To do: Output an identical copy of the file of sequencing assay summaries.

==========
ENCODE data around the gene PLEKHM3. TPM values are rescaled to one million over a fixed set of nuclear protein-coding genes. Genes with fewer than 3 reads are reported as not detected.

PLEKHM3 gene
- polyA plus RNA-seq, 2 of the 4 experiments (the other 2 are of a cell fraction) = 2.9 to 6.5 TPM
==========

ENCODE data around the gene PLEKHM3. TPM values are rescaled to one million over a fixed set of nuclear protein-coding genes. Genes with fewer than 3 reads are reported as not detected.

PLEKHM3 gene
- polyA plus RNA-seq, 2 of the 4 experiments (the other 2 are of a cell fraction) = 2.9 to 6.5 TPM